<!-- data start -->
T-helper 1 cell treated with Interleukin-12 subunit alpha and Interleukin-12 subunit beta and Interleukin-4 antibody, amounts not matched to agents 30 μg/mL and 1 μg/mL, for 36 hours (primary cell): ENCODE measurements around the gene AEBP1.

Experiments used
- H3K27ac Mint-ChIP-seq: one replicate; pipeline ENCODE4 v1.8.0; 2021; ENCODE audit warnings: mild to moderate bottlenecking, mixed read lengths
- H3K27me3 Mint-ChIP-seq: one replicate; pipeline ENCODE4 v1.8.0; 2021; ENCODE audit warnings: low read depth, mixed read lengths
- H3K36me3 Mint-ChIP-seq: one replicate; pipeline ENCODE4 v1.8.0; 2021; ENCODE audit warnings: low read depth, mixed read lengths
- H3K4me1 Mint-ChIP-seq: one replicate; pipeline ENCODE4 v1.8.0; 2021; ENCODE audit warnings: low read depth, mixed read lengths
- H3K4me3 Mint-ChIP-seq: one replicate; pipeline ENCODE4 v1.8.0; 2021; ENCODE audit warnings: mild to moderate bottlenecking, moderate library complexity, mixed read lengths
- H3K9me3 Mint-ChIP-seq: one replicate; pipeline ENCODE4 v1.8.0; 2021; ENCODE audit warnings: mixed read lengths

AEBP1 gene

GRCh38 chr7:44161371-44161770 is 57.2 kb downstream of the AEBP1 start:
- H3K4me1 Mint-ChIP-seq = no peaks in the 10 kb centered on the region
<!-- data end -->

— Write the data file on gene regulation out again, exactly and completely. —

T-helper 1 cell treated with Interleukin-12 subunit alpha and Interleukin-12 subunit beta and Interleukin-4 antibody, amounts not matched to agents 30 μg/mL and 1 μg/mL, for 36 hours (primary cell): ENCODE measurements around the gene AEBP1.

Experiments used
- H3K27ac Mint-ChIP-seq: one replicate; pipeline ENCODE4 v1.8.0; 2021; ENCODE audit warnings: mild to moderate bottlenecking, mixed read lengths
- H3K27me3 Mint-ChIP-seq: one replicate; pipeline ENCODE4 v1.8.0; 2021; ENCODE audit warnings: low read depth, mixed read lengths
- H3K36me3 Mint-ChIP-seq: one replicate; pipeline ENCODE4 v1.8.0; 2021; ENCODE audit warnings: low read depth, mixed read lengths
- H3K4me1 Mint-ChIP-seq: one replicate; pipeline ENCODE4 v1.8.0; 2021; ENCODE audit warnings: low read depth, mixed read lengths
- H3K4me3 Mint-ChIP-seq: one replicate; pipeline ENCODE4 v1.8.0; 2021; ENCODE audit warnings: mild to moderate bottlenecking, moderate library complexity, mixed read lengths
- H3K9me3 Mint-ChIP-seq: one replicate; pipeline ENCODE4 v1.8.0; 2021; ENCODE audit warnings: mixed read lengths

AEBP1 gene

GRCh38 chr7:44161371-44161770 is 57.2 kb downstream of the AEBP1 start:
- H3K4me1 Mint-ChIP-seq = no peaks in the 10 kb centered on the region